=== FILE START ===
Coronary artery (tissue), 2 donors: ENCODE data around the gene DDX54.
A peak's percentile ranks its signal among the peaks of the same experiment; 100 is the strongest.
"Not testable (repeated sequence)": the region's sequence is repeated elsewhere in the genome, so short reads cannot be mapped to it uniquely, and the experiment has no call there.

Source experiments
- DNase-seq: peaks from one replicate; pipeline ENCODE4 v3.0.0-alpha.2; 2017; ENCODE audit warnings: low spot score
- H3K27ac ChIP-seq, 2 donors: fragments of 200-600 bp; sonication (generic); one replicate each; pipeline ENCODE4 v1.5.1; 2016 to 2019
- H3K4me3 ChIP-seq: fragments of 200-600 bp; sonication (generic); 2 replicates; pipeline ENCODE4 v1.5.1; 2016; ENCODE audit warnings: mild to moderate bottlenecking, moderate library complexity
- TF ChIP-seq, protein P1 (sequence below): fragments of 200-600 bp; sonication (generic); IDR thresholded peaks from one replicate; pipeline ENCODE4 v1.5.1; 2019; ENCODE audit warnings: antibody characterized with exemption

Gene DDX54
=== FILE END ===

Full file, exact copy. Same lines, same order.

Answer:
Coronary artery (tissue), 2 donors: ENCODE data around the gene DDX54.
A peak's percentile ranks its signal among the peaks of the same experiment; 100 is the strongest.
"Not testable (repeated sequence)": the region's sequence is repeated elsewhere in the genome, so short reads cannot be mapped to it uniquely, and the experiment has no call there.

Source experiments
- DNase-seq: peaks from one replicate; pipeline ENCODE4 v3.0.0-alpha.2; 2017; ENCODE audit warnings: low spot score
- H3K27ac ChIP-seq, 2 donors: fragments of 200-600 bp; sonication (generic); one replicate each; pipeline ENCODE4 v1.5.1; 2016 to 2019
- H3K4me3 ChIP-seq: fragments of 200-600 bp; sonication (generic); 2 replicates; pipeline ENCODE4 v1.5.1; 2016; ENCODE audit warnings: mild to moderate bottlenecking, moderate library complexity
- TF ChIP-seq, protein P1 (sequence below): fragments of 200-600 bp; sonication (generic); IDR thresholded peaks from one replicate; pipeline ENCODE4 v1.5.1; 2019; ENCODE audit warnings: antibody characterized with exemption

Gene DDX54